How to Lose a Quick 5 Pounds with EFT for Kitchen Nibbling

Are you a Kitchen Nibbler?

While cooking, do you often taste or pop that tiny bit in your mouth? Come on, it’s okay. Lots of us do it. Remember when you were a child and it was a treat to “lick the beaters?”

Most of us take small tastes, sips, or nibbles of whatever we’re preparing to see how it tastes (uh, huh, sure, that’s why we do it). Tasting a tiny bit from the corner of a spoon is one thing, but taking bites and thoughtlessly chewing away while cooking can add hundreds of calories a day without your realizing it.

All those nibbles and crumbs add up.

If you carefully weigh and measure your food (as many on programs such as Weight Watchers do), you’d know that an ounce of food is often not a very large bit. Ever seen an ounce of cheese? It’s about the size of your thumb, believe it or not. How easy is it to pop those in your mouth?

So next time you cook, notice if constant nibbling and tasting is something you do, and make an effort to break that habit. You can eat a piece of fruit before you start cooking so you won’t be so hungry; chewing peppermint gum also helps, because it gives a peppermint taste which effectively ruins the flavors of many other things. I like to eat a pickle which does the same thing; it changes the mouth from wanting something sweet in an instant.

Treat the tasting habit like any other, and when you notice you’re starting to dip a finger or take a lick, just stop. Put the food down, wash your hands. It may take some effort at first, and that’s okay. Take a sip of water and a deep breath. Keep a notepad and write down a tally for every time you start to eat a bit but then stop yourself. Use 25 calories for each nibble event. Add up the events times 25 and see how many calories you’re getting without realizing it. You’ll be shocked how often it happens at first. If you change from 10 or 20 nibbles down to two or less you’ll have made big progress. After a month of this you’ll also lose some weight.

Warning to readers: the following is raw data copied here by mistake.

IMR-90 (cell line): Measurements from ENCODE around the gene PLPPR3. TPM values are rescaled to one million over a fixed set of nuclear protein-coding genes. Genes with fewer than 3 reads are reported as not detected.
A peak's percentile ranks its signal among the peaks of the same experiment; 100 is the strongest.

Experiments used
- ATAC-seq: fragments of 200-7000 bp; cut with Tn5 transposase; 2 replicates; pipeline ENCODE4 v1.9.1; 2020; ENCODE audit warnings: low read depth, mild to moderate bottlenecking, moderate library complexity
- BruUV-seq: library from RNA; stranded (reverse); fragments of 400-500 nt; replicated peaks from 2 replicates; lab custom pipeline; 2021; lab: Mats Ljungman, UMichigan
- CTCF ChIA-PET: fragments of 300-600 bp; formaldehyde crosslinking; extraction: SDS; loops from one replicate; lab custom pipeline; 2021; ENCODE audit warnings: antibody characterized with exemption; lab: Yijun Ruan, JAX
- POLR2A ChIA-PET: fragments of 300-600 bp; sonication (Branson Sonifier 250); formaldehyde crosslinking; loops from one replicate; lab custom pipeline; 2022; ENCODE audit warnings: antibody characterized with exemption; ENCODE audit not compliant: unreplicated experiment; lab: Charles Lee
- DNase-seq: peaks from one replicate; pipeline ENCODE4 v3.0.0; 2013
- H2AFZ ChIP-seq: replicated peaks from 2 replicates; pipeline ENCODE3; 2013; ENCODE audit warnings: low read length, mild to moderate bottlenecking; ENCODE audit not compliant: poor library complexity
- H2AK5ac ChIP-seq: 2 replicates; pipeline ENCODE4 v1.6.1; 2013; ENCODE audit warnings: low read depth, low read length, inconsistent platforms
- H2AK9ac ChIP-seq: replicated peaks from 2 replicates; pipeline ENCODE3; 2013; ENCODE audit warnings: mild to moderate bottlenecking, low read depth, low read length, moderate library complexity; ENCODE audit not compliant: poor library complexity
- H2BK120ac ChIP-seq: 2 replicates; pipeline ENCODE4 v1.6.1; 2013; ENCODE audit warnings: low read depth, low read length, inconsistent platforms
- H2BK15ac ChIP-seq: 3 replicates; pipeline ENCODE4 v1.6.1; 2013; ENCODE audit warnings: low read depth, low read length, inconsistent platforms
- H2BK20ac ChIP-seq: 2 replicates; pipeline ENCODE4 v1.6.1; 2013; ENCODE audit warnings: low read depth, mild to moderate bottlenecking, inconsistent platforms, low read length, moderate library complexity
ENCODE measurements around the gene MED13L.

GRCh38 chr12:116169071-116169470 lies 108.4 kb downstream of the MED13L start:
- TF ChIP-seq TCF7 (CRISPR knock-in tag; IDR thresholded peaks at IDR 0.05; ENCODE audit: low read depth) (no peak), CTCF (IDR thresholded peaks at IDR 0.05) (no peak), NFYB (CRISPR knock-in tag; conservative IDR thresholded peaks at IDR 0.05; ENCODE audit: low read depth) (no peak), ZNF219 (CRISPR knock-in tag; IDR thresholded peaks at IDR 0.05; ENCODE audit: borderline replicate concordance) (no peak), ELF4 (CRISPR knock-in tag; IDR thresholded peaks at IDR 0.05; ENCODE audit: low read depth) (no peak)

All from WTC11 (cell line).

But I Don’t Want to Stop Nibbling!

EFT for Reluctance (Learn EFT for weight loss–see resource box below). If you’re reluctant to stop tasting while you cook, use EFT on that directly:

“Even though I don’t want to stop tasting, it won’t turn out right and the meal will be ruined and these ideas just are horrible and won’t work for me anyway, (big breath here), I deeply and completely accept myself and my reluctance anyway.”

It’s easy to see why making a small change can add up to a big results, so start today. Notice where you add a bit here and grab a bit there and then just start to slowly change the habit. It’s helpful to keep a journal to track your progress, since these are slow changes but they do make a big difference when given a chance to work.

Using EFT for weight loss is a fun way to try something different and see what happens.

Source by Kathryn Martyn, M.NLP

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